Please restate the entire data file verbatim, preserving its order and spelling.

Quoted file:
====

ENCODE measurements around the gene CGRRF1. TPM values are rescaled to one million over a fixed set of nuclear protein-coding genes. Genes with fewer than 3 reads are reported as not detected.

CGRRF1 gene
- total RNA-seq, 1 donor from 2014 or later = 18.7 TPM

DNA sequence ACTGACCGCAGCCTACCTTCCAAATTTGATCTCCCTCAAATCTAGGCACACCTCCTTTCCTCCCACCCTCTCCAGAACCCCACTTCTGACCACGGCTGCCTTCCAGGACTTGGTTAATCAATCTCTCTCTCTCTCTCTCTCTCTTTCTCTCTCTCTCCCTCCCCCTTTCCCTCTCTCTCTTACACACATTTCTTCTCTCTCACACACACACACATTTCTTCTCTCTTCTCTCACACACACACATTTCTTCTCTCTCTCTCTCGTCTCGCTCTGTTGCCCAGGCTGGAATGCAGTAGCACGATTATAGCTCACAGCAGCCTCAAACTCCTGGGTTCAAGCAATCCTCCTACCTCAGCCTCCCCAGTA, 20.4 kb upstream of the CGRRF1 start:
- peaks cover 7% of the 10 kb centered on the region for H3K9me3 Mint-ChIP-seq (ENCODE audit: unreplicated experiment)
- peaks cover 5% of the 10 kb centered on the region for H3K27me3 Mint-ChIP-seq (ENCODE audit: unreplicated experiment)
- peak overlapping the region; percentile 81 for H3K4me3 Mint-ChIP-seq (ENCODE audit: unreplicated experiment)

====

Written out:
ENCODE measurements around the gene CGRRF1. TPM values are rescaled to one million over a fixed set of nuclear protein-coding genes. Genes with fewer than 3 reads are reported as not detected.

CGRRF1 gene
- total RNA-seq, 1 donor from 2014 or later = 18.7 TPM

DNA sequence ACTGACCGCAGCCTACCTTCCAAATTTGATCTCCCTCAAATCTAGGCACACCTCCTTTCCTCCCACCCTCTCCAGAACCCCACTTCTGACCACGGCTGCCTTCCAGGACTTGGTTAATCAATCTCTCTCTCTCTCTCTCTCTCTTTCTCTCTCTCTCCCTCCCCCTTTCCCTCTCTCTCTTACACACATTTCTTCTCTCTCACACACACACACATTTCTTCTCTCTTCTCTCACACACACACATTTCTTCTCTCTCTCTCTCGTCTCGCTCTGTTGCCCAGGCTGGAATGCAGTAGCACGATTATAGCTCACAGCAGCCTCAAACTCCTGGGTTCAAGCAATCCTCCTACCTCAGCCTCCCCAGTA, 20.4 kb upstream of the CGRRF1 start:
- peaks cover 7% of the 10 kb centered on the region for H3K9me3 Mint-ChIP-seq (ENCODE audit: unreplicated experiment)
- peaks cover 5% of the 10 kb centered on the region for H3K27me3 Mint-ChIP-seq (ENCODE audit: unreplicated experiment)
- peak overlapping the region; percentile 81 for H3K4me3 Mint-ChIP-seq (ENCODE audit: unreplicated experiment)